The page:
feature By: Tom Schiffer | April, 19
Dialogue about these two rifles led to an invitation for some GGCA members to attend the 2017 shoot. While the focus was originally on English-made stalking rifles, German stalking rifles were displayed in some numbers at the 2017 event. Such was the enthusiasm that the decision was made to do it again in 2018, and even more German rifles appeared.
On October 27, 2018, this group of stalwart, historically minded shooters met to engage in a joint German/English stalking rifle shoot. Participants from the GGCA, American Single Shot Rifle Association (ASSRA) and National Muzzle Loading Rifle Association (NMLRA) were represented, although no muzzle loading rifles appeared in 2018 due to the time constraints of the match.
The definition of a stalking rifle is a bit less than universally agreed upon, but with this group, the focus was on light, single shot rifles of English or German origin
There were no repeating rifles at this event. All of the cartridges used with the exception of three (a .30-06, a 7x57 and a 7.92x57) were introduced as black powder cartridges, and all but three of the stalking rifles used in this match were antique.
Many people wonder if “Rabbit Hash” is actually a real place, and if so, where is it? Rabbit Hash is indeed a real place and is located on the Ohio River (river mile 506.1) on the west side of the northern-most part of Boone county in Kentucky. But this particular farm is within a few hundred yards of where Lick Creek flows south into the Ohio River at mile 512.0 – some six miles from Rabbit Hash. This seeming anomaly is occasioned by the snake-like Ohio River flowing back to the east at this point. Some wags say the Ohio River got as far as Rabbit Hash and decided to go back to Pittsburgh! If so, it soon met tough-going and resumed its gentle meandering westward to the Mississippi. And, yes, Indiana is south of Kentucky at this exact point, and the sun goes down “up river”! (As an aside, passengers on the steamboat Delta Queen were warned about river pirates with a cannon down a bit past Rabbit Hash and on the Kentucky side. Details are sketchy, and the statute of limitations may have expired, but that’s another story.)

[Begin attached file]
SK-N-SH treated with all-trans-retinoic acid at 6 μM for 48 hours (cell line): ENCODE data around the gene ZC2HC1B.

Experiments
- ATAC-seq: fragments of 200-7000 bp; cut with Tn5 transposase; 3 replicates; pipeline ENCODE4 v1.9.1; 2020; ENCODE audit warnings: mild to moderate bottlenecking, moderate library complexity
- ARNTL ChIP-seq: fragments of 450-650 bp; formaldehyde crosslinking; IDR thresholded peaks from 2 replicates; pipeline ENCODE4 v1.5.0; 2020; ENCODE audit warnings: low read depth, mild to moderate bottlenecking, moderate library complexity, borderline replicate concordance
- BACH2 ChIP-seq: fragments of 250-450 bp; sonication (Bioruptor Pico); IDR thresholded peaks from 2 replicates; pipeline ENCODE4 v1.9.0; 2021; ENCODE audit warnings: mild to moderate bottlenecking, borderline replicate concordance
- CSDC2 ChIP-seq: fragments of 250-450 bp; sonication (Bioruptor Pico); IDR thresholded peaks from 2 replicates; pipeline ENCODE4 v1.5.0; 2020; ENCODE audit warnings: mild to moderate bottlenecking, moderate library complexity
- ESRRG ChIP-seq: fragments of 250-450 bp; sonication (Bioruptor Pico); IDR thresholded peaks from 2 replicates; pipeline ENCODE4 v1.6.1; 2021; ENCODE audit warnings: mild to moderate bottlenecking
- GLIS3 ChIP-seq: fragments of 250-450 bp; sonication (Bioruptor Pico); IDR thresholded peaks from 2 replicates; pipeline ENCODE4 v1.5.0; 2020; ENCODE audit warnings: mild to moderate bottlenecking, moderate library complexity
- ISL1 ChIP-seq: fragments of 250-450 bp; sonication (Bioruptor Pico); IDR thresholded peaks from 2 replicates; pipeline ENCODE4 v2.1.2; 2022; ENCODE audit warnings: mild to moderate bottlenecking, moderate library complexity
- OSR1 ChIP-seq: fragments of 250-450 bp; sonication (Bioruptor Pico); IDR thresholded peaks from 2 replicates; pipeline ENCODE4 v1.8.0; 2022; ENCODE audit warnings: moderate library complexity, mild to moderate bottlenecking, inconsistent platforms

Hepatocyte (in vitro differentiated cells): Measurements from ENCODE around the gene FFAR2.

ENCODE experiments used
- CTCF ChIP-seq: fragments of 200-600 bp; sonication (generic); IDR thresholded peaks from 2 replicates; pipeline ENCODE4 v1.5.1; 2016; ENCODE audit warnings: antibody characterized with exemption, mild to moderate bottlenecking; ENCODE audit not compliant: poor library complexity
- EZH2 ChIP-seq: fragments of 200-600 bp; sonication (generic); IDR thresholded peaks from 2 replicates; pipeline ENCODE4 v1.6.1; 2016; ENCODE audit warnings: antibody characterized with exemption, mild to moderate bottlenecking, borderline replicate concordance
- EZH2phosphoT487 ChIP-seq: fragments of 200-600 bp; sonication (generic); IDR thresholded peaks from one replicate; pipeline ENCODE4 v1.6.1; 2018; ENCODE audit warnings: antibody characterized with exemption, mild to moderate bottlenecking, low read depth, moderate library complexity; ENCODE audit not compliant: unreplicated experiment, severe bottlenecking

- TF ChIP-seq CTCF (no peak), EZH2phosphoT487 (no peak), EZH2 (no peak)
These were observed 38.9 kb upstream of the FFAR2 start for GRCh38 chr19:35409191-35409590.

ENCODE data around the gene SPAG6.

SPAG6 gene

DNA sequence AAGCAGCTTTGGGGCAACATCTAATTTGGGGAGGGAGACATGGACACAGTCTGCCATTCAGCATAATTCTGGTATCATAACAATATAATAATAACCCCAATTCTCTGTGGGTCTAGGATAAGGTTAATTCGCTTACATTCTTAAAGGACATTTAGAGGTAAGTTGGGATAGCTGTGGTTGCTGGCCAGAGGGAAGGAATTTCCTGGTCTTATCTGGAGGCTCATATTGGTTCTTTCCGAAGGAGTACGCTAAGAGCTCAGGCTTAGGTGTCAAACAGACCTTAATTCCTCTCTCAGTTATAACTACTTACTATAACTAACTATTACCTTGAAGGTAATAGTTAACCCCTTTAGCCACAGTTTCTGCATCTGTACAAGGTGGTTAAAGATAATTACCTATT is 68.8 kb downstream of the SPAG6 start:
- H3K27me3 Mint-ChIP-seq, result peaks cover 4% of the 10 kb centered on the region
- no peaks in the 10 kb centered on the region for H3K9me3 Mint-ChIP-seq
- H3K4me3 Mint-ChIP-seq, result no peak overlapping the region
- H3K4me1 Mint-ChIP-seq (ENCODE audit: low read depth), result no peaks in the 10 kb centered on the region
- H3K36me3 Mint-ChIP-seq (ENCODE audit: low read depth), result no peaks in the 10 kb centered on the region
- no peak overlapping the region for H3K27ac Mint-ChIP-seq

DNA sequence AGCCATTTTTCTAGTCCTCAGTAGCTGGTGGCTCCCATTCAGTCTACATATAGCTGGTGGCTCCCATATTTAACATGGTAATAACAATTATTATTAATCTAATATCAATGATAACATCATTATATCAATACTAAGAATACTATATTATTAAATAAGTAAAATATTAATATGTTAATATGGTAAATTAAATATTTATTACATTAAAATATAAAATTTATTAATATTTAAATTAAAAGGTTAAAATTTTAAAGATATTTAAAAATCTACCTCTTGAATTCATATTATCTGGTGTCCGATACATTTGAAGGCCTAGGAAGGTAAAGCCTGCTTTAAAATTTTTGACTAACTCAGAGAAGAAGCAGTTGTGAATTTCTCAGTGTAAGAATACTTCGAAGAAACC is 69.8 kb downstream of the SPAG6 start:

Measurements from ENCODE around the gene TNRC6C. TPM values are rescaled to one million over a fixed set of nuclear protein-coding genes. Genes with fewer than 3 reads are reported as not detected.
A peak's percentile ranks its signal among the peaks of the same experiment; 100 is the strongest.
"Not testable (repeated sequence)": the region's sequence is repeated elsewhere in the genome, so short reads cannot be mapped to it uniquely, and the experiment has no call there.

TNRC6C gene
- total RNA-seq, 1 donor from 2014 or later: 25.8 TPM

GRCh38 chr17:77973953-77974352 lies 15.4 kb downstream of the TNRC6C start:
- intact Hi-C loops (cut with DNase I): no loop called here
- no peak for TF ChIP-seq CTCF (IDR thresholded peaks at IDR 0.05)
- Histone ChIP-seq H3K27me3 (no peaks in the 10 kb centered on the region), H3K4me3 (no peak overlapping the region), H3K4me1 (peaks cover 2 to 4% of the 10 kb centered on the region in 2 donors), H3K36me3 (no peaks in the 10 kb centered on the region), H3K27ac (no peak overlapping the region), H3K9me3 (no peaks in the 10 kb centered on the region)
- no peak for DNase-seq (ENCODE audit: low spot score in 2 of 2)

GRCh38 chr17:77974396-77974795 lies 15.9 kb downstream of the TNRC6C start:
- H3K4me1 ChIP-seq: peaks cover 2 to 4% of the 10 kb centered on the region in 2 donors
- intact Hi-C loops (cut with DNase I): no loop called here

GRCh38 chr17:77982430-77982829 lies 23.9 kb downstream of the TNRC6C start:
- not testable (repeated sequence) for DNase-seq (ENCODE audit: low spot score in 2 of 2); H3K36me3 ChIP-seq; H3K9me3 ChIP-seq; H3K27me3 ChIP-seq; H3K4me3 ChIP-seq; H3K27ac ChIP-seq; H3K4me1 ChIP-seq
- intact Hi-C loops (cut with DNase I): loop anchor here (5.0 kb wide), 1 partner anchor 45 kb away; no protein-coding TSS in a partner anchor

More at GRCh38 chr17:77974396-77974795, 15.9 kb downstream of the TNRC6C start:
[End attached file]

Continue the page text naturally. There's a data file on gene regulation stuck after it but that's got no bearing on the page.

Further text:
The hospitality was great. The environs arrayed in fall’s splendid colors, and Randy opened his cabins to the few who spent their nights there. A “pitch-in” dinner was held the night before at Randy Cochran’s house overlooking the Ohio River above Rabbit Hash. An impressive array of rifles were brought in by the shooters and displayed in Randy’s shop.
The next day’s shooting was done at Randy’s tree farm. Shooters started to arrive about 10:00 in the morning. A chronograph was set up and the velocity of cartridges were recorded. A canopy and ample seating accommodated a talk given by African hunter and GGCA Director, Gary Fatheree. The subject was black powder hunting in Africa, especially concerning the things you need to know if you go. At noon, a fine luncheon preceded the shooting.
The shooters were divided into four squads and each squad started on a different part of the course. Nine steel-plate swingers were set at various distances in the woods from about 50 to 130 yards. These were static targets until hit. Cool deliberation could be indulged in addressing the two shots required at each. But, there were two dynamic targets to get the shooter’s juices flowing! A “running deer” and a “charging boar” were targets that were moving and bouncing right along! Then, there was a knock-down target that took a rifle with real authority to knock it down.
As this article is written for The BPC News, the focus here is black powder. Two of the more successful shooters were Jim Poynor and Roscoe Stephenson, both
The “charging boar” was represented by a kill-zone-size plastic milk jug, which was suspended from a hand-powered, bicycle-wheel trolley. Suspended by a rope long enough to allow the jug to hit the ground and logs, the target charged, leaping and racing toward the shooter.
Most of the shooters, the writer included, used cartridges of modest recoil, or loaded to modest levels for the knock-down target. All of the targets except the knock-down favored the low-recoil loads. The .303 British and 8.15x46R were both well represented. There was one 9.3x72R, one .30-06, one 8x57 and one 7x57. All were fueled to modest energy levels, quite capable of taking deer-size game at close ranges but they would not flatten the knock-down target.
Shooters came from Virginia, northern and southern Ohio, Illinois, Indiana, Pennsylvania, Kentucky and Utah.
This was really a fun shoot. You could be a partisan of English, German or American rifles. You could be a user of black or smokeless powder; all were represented and all showed merit in greater or lesser degree. It is a rare black powder shooter who owns no smokeless firearms and an increasingly rare smokeless powder shooter who does not have a “smoke pole” in the closet. The latter, thanks in no small part to The BPC News. As for the partisanship of the author, well, he’s been known to work both sides of the street!
It takes a lot of work and not a little coin to put on a shoot like this that attracts folks from diverse and distant parts of the country; and sees them happily homeward bound in spite of damp and threatening weather. We shooters owe a lot of thanks to Randy Cochran. He pulled in many markers among his friends and squandered a good bit of his own time and coin to make this event happen. Nor should the efforts of Bob Woodfill be overlooked for his planning, communication and advice, plus being a lightning rod for anything that goes wrong!
As our German friends say – Waidmannsheil! or from our British friends – Cheers!